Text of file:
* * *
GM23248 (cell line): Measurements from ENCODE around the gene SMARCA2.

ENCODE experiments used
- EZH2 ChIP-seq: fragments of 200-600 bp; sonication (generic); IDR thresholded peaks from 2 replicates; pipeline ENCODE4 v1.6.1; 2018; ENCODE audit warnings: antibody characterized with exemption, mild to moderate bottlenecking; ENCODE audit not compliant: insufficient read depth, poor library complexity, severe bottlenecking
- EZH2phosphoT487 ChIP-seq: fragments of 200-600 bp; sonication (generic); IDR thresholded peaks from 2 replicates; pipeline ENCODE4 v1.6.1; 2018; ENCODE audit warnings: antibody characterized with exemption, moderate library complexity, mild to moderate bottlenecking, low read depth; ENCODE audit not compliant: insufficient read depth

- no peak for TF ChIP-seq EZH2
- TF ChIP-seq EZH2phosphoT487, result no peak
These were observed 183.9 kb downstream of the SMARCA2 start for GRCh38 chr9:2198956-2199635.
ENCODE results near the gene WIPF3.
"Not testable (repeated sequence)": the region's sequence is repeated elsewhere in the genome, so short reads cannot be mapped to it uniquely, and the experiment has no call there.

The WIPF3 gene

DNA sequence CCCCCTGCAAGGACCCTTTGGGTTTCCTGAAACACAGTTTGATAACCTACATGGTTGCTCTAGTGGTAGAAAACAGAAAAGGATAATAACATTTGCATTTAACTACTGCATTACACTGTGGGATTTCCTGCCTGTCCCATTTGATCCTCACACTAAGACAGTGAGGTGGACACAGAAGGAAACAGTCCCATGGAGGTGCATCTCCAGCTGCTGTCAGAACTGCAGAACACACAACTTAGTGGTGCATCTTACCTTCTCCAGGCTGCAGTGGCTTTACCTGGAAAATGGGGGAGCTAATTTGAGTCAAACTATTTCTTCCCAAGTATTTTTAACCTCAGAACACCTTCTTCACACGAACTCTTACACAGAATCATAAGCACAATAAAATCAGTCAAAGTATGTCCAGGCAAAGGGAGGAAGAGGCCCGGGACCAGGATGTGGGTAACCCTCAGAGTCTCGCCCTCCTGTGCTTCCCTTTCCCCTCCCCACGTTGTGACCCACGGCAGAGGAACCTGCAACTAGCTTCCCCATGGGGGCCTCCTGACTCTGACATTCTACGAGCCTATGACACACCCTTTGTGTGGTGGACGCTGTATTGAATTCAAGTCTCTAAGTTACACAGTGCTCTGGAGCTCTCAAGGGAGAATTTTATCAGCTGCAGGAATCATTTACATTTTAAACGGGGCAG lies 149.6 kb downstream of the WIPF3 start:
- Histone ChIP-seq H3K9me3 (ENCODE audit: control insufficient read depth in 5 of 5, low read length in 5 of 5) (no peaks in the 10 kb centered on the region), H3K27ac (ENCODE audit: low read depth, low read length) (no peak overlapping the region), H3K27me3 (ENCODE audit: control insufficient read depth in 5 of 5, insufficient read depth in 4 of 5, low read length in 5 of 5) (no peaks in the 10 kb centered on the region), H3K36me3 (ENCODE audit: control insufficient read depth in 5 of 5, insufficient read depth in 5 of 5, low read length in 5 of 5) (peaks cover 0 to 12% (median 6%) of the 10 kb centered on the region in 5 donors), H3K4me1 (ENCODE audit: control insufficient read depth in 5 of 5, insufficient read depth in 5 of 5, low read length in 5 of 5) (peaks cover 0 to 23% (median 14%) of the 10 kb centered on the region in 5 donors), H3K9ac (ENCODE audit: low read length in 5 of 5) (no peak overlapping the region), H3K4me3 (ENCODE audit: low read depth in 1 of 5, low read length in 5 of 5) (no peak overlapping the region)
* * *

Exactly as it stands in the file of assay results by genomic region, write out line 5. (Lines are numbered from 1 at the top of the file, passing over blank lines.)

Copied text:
- no peak for TF ChIP-seq EZH2